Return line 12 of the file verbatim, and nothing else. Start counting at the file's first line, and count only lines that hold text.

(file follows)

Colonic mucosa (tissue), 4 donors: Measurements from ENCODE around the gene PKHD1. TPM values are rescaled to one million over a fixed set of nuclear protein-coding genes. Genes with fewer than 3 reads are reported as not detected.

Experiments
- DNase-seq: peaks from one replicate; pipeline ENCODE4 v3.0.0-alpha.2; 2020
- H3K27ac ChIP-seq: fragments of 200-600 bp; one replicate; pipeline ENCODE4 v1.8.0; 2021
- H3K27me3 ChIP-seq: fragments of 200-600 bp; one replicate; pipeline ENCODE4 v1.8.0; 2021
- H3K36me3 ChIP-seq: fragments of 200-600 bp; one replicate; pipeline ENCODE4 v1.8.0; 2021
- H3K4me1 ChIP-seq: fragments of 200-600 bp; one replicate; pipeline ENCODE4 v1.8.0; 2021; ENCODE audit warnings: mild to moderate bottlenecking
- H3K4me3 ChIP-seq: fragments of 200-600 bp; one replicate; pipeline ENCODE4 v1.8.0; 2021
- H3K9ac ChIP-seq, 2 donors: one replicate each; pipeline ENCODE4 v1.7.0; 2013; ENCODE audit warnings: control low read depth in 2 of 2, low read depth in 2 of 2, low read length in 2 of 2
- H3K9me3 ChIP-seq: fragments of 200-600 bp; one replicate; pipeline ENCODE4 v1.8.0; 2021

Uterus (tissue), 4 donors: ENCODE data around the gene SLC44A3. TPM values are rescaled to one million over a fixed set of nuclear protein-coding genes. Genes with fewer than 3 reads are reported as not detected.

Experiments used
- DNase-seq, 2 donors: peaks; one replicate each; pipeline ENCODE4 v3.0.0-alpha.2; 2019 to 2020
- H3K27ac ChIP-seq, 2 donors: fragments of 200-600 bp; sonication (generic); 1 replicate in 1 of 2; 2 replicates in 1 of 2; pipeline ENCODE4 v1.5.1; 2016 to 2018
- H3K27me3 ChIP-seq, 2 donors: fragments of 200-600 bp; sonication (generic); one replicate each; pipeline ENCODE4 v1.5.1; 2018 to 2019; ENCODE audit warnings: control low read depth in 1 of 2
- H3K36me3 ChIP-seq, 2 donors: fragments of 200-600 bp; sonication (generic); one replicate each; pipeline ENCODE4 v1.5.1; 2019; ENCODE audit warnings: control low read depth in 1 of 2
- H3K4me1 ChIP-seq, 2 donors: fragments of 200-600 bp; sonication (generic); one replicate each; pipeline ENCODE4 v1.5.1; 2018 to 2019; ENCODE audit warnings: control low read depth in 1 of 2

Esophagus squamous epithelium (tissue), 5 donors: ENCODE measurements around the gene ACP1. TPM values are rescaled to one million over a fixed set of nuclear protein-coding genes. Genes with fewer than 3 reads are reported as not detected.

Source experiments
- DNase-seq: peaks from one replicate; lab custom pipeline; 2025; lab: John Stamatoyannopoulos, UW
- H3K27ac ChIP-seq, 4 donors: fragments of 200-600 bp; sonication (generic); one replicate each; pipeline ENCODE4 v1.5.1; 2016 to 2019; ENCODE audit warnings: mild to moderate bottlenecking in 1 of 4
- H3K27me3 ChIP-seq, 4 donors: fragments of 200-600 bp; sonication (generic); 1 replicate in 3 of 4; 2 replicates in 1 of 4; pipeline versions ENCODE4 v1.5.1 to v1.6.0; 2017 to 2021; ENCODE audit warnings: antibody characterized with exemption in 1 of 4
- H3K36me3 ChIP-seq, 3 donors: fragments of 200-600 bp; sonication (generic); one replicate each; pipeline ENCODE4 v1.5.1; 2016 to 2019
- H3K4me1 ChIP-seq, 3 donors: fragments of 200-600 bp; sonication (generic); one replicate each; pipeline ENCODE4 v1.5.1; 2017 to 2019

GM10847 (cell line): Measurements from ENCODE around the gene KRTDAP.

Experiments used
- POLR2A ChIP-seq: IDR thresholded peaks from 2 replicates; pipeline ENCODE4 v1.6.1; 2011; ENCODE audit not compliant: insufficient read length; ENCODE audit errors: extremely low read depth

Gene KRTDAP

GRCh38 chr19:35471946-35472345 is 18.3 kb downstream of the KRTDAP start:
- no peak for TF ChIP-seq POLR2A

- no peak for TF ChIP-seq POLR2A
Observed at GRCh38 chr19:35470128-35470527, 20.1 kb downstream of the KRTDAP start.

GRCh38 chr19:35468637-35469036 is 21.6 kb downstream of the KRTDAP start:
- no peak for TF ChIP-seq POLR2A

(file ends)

Experiments used